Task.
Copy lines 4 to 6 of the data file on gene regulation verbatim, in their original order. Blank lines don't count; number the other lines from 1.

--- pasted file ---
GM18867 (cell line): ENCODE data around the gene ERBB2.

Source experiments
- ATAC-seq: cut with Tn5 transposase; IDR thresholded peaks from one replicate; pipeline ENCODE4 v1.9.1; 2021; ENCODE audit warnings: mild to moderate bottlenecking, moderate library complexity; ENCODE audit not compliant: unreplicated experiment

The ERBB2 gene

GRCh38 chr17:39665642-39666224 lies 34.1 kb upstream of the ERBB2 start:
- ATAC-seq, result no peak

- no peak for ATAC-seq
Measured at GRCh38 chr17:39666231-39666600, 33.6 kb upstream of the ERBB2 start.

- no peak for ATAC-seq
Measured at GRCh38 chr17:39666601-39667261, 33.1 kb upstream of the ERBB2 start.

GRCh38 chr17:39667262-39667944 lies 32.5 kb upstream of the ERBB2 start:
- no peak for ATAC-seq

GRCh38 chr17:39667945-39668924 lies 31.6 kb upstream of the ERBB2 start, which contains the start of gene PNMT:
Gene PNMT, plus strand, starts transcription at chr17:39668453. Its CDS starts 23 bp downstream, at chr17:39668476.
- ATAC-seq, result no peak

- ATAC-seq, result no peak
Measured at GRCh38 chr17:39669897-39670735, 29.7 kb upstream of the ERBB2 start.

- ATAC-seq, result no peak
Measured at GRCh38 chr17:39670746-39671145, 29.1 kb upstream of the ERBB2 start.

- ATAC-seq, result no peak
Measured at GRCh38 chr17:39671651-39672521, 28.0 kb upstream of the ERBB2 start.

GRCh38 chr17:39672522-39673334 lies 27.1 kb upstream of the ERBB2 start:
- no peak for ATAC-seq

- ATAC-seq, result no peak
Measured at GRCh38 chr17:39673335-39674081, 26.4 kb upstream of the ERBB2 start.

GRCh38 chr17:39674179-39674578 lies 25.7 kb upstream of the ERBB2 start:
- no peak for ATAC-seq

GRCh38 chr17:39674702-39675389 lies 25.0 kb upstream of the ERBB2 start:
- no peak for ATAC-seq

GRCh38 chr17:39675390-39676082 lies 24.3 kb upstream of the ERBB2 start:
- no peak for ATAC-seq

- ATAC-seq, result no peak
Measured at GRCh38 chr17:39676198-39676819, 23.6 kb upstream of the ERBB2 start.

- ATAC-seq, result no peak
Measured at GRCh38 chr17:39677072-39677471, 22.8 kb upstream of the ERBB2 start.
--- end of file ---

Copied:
The ERBB2 gene

GRCh38 chr17:39665642-39666224 lies 34.1 kb upstream of the ERBB2 start:
- ATAC-seq, result no peak